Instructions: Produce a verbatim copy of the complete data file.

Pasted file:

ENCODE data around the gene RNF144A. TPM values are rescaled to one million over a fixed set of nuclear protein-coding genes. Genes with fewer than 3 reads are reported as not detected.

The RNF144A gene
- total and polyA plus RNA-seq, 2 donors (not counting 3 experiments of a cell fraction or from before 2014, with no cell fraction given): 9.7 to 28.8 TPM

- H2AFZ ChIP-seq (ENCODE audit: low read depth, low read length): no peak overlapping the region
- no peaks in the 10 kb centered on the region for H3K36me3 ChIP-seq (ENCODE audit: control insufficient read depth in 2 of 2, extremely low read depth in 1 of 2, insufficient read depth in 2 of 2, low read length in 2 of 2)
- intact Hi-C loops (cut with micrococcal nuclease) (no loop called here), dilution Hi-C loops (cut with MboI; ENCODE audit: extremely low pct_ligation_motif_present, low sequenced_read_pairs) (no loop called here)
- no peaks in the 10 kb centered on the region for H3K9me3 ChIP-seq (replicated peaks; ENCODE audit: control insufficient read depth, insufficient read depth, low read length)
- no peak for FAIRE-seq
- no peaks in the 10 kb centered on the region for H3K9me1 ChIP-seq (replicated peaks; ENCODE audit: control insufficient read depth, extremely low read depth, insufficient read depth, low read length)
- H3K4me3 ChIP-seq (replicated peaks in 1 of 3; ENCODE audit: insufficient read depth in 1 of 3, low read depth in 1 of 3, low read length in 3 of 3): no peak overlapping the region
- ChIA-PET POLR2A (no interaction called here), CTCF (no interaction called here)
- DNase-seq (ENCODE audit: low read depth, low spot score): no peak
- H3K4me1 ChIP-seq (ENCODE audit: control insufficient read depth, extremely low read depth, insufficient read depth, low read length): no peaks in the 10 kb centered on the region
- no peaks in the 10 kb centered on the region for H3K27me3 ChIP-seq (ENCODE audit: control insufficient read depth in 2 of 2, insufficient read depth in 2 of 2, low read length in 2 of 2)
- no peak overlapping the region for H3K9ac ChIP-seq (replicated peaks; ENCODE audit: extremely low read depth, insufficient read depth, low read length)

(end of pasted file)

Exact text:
ENCODE data around the gene RNF144A. TPM values are rescaled to one million over a fixed set of nuclear protein-coding genes. Genes with fewer than 3 reads are reported as not detected.

The RNF144A gene
- total and polyA plus RNA-seq, 2 donors (not counting 3 experiments of a cell fraction or from before 2014, with no cell fraction given): 9.7 to 28.8 TPM

- H2AFZ ChIP-seq (ENCODE audit: low read depth, low read length): no peak overlapping the region
- no peaks in the 10 kb centered on the region for H3K36me3 ChIP-seq (ENCODE audit: control insufficient read depth in 2 of 2, extremely low read depth in 1 of 2, insufficient read depth in 2 of 2, low read length in 2 of 2)
- intact Hi-C loops (cut with micrococcal nuclease) (no loop called here), dilution Hi-C loops (cut with MboI; ENCODE audit: extremely low pct_ligation_motif_present, low sequenced_read_pairs) (no loop called here)
- no peaks in the 10 kb centered on the region for H3K9me3 ChIP-seq (replicated peaks; ENCODE audit: control insufficient read depth, insufficient read depth, low read length)
- no peak for FAIRE-seq
- no peaks in the 10 kb centered on the region for H3K9me1 ChIP-seq (replicated peaks; ENCODE audit: control insufficient read depth, extremely low read depth, insufficient read depth, low read length)
- H3K4me3 ChIP-seq (replicated peaks in 1 of 3; ENCODE audit: insufficient read depth in 1 of 3, low read depth in 1 of 3, low read length in 3 of 3): no peak overlapping the region
- ChIA-PET POLR2A (no interaction called here), CTCF (no interaction called here)
- DNase-seq (ENCODE audit: low read depth, low spot score): no peak
- H3K4me1 ChIP-seq (ENCODE audit: control insufficient read depth, extremely low read depth, insufficient read depth, low read length): no peaks in the 10 kb centered on the region
- no peaks in the 10 kb centered on the region for H3K27me3 ChIP-seq (ENCODE audit: control insufficient read depth in 2 of 2, insufficient read depth in 2 of 2, low read length in 2 of 2)
- no peak overlapping the region for H3K9ac ChIP-seq (replicated peaks; ENCODE audit: extremely low read depth, insufficient read depth, low read length)